I've already seen the message boards chiming in with debate over some recent news released about Vivus (VVUS). According to Bloomberg, recently launched Vivus is seeing that about one-third of the prescriptions written for its product, Qsymia, are being covered by insurance companies. That is great news for Vivus as well as competitor Arena Pharmaceuticals (ARNA). One major issue with anti-obesity drugs was whether or not insurance companies would cover the pills. According to Vivus, the one-third rate is higher than the company was anticipating.
I can tell from my email inbox that some investors are focusing on other aspects of the Bloomberg article, however. If you are serious about your investment in this sector, please try to remove the noise of message board debate. This article has news that bodes well for both Vivus and Arena.
Insurance Vs. Cash
It almost goes without saying that when a consumer perceives that he or she is getting a product cheaply, or for free, he or she is much more likely to participate. Thus, having insurance companies see the cost benefit to getting people down to a healthy weight and deciding to cover the treatment is good news.
There will certainly be some passionate investors in these companies saying things like, "Only one-third of patients getting insurance to cover Qsymia is a huge negative." This is noise. This type of debate accomplishes nothing. What we want to focus on here is that having one-third of the insurance companies pay for a new drug like this out of the gate is a victory for the sector. The number of insurers that cover it will only grow from here.
If you have ever had to take medication, you are likely aware that you sometimes have to jump through hoops to get a particular drug covered. This is particularly true when a drug or treatment is new. In my opinion, I could easily see the coverage rate jumping to 50% in short order and then moving up from there. Simply stated, remove the noise of those few passionate investors who are one-sided and look at what is happening for the sector.
The next piece of news in the Bloomberg article was that in the first week there were 106 prescriptions written for Vivus' Qsymia. This was another favorite of the passionate one-sided investors who filled my email inbox. One message said, "LOL... Only 106 prescriptions written... Vivus is DOOMED!!!" More noise.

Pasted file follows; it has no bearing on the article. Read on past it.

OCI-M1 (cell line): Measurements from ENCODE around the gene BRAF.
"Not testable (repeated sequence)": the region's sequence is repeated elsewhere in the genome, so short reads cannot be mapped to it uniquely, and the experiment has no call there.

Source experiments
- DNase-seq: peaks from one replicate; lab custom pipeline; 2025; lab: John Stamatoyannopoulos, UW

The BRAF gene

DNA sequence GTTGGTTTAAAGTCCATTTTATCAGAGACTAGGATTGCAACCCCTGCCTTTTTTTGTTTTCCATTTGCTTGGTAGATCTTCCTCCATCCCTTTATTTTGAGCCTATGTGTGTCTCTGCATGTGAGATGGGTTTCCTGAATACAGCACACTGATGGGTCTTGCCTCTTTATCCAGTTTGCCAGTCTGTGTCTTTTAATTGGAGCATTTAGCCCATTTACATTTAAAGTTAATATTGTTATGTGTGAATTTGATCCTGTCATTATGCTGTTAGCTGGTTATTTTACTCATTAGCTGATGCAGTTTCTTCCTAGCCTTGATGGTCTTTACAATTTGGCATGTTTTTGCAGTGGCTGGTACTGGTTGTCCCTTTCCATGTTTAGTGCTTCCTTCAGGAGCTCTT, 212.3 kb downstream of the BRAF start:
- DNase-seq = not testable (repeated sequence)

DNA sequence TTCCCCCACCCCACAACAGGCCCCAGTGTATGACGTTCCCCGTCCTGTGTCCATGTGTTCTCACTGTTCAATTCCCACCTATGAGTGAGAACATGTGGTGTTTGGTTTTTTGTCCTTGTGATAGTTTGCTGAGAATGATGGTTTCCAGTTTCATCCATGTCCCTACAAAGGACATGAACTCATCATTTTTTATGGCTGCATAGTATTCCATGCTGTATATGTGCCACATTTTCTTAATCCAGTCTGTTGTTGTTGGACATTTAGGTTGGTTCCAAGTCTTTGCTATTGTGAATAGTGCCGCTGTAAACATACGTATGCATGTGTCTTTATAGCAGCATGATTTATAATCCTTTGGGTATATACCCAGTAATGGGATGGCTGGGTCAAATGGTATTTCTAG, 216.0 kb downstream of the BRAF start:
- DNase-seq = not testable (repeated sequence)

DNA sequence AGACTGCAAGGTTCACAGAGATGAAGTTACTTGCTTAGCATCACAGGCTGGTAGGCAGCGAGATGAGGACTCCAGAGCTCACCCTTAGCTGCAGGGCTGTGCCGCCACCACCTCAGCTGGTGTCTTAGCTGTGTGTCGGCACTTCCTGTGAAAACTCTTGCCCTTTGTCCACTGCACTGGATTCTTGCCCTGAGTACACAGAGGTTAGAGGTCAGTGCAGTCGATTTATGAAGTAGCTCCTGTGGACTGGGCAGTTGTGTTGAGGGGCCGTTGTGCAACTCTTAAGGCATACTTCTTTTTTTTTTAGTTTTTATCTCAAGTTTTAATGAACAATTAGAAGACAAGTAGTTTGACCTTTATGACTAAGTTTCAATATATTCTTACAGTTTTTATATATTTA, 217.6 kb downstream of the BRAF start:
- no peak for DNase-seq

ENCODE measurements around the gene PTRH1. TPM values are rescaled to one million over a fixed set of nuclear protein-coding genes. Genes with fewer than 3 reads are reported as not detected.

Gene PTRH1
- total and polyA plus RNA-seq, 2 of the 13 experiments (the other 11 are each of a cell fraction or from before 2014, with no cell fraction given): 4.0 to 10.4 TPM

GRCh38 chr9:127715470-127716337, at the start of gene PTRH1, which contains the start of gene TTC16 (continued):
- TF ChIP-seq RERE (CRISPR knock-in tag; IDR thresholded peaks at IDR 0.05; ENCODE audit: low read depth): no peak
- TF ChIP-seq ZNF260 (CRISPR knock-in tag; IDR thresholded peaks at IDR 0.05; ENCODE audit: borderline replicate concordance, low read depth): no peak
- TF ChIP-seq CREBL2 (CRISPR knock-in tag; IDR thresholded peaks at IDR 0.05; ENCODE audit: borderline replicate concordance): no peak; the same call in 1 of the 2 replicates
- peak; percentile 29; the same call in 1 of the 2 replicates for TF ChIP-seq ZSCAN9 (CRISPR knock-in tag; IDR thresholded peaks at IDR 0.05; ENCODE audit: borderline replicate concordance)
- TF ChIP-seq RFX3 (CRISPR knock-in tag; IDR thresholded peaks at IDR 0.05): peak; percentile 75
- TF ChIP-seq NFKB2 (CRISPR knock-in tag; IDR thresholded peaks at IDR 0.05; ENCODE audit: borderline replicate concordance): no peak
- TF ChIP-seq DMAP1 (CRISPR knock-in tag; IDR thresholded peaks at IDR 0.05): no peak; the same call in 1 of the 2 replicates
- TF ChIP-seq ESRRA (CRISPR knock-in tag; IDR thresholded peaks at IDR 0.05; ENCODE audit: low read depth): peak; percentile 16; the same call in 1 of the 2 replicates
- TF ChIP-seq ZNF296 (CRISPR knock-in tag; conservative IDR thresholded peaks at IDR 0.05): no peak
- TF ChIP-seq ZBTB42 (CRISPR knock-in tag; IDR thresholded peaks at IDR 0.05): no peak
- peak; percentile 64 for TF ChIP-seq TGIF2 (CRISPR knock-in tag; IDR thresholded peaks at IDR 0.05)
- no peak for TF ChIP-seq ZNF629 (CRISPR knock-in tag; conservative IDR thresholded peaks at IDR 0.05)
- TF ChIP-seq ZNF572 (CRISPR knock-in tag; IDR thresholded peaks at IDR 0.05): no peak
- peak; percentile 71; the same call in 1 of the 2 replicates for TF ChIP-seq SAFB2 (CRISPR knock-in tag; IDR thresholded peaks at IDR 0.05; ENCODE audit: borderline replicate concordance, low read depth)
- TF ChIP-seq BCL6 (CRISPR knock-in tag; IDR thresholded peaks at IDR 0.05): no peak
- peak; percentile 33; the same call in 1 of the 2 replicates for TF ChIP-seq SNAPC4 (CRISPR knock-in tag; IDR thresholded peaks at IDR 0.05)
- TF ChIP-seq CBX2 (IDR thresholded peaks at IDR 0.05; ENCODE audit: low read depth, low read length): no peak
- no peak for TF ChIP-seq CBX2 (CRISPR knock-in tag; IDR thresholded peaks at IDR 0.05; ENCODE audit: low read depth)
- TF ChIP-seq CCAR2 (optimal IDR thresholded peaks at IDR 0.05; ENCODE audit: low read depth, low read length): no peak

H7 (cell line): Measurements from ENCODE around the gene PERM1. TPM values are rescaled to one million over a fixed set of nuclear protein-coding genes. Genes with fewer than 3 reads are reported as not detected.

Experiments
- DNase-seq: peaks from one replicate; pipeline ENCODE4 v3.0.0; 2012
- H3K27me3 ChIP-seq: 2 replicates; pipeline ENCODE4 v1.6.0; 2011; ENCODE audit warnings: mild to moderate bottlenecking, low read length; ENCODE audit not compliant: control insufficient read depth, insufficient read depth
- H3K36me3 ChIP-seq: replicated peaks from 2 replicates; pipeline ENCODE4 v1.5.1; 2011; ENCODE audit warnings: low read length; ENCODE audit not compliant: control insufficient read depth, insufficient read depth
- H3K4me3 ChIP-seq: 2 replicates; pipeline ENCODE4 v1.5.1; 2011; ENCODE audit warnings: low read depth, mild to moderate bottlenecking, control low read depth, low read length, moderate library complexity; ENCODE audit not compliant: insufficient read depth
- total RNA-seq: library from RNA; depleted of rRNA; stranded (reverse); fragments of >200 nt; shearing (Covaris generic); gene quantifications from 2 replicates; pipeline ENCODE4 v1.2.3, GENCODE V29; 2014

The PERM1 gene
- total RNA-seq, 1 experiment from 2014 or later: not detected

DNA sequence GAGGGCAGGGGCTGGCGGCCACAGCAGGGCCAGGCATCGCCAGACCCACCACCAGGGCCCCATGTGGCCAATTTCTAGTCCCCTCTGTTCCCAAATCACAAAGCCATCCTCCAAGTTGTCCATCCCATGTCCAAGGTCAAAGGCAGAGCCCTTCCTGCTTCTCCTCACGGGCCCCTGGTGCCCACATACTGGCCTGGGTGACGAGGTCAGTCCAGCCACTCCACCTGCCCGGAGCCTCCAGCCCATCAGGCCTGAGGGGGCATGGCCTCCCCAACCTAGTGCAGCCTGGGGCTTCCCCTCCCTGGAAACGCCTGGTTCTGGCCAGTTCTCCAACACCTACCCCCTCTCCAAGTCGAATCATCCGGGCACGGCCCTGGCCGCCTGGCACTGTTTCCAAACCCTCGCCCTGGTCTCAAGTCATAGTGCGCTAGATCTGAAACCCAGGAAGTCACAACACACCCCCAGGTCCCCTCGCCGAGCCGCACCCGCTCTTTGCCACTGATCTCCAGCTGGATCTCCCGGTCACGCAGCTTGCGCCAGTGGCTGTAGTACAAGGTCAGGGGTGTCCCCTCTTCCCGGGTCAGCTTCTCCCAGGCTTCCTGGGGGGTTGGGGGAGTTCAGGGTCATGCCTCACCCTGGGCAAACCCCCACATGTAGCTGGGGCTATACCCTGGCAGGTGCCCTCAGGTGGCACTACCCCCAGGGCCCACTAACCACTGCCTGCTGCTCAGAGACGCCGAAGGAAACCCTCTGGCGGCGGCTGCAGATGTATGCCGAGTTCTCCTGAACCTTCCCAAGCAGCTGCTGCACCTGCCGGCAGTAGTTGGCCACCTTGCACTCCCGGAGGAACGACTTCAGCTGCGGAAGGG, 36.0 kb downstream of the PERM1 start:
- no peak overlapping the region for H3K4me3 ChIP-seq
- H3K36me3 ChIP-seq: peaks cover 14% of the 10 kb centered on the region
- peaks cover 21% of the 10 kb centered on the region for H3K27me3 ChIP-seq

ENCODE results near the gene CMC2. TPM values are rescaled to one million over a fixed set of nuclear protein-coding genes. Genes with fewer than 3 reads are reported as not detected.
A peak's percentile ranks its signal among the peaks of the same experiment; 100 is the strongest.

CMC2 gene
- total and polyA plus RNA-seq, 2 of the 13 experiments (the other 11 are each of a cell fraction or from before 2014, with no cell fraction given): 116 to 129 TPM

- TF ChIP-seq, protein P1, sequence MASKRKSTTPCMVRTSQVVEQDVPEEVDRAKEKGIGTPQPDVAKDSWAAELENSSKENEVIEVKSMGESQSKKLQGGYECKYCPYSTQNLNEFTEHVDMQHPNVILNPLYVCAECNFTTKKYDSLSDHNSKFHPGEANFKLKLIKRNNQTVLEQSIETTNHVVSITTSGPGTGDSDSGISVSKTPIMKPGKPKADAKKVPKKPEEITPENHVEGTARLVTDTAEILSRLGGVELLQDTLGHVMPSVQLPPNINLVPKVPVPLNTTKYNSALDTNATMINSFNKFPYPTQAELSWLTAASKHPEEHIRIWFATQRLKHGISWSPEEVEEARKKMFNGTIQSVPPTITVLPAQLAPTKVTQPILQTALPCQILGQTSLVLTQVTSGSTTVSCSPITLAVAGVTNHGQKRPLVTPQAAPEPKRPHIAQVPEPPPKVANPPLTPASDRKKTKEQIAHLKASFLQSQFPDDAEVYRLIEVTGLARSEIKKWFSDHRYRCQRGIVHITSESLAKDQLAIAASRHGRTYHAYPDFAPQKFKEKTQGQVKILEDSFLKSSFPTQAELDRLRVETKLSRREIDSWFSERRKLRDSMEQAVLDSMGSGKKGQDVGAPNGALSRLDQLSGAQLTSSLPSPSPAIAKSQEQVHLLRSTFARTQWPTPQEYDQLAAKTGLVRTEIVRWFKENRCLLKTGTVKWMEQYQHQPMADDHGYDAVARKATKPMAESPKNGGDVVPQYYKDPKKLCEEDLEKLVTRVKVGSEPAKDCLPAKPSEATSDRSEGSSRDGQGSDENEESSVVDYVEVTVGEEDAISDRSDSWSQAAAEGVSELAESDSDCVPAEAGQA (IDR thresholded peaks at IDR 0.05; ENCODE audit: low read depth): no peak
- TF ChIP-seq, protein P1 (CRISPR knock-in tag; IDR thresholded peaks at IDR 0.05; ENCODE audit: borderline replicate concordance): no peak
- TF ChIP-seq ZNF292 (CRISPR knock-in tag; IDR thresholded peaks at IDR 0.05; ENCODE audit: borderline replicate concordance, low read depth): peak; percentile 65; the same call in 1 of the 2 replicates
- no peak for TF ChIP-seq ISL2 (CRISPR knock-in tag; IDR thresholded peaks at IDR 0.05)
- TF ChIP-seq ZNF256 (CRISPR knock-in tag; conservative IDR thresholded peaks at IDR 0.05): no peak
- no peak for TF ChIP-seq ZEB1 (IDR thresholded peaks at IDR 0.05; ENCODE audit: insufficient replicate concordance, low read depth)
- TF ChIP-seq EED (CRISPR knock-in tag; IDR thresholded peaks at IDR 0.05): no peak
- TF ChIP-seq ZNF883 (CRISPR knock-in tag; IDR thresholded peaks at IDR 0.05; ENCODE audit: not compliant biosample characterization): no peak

Vivus is doomed? Really? Come on. Vivis has conducted what equates to a soft launch of its drug Qsymia. The company created a website and launched the product. It is testing the proverbial waters like any company that is essentially creating a new category does. Vivus has not yet even begun to "pound the pavement" on this. Rather than look at 106 prescriptions as a negative, we should be looking at this information for what it is.
In the first week of launch, the company obviously had doctors prescribe Qsymia 106 times. That is impressive. I am not sure about you, but I cannot typically get an appointment with my doctor with just five days notice. Typically, I have to set appointments weeks in advance. As the word about Vivus spreads, appointments will increase, as will consultations, and the numbers will increase at an impressive rate. Patience is required here, not fly-by-the-seat-of-your-pants rants.
Simos Simeonidis, an analyst with Cowen & Co., did some research that indicates great potential. In his analysis, about 70% to 75% of doctors surveyed stated that they would not be hesitant to prescribe Vivus' Qsymia or Arena's Belviq. Again, a huge positive in the piece. That market will grow as well.
Simply stated, the early indications seem to be that Vivus is off to a good start. There are positives in the early data, and there is a huge need for treatment. Set aside the Vivus vs. Arena noise and look at the positive developments for both of these companies. As I have said in the past, the potential market is massive and there is room for two or three companies to perform well.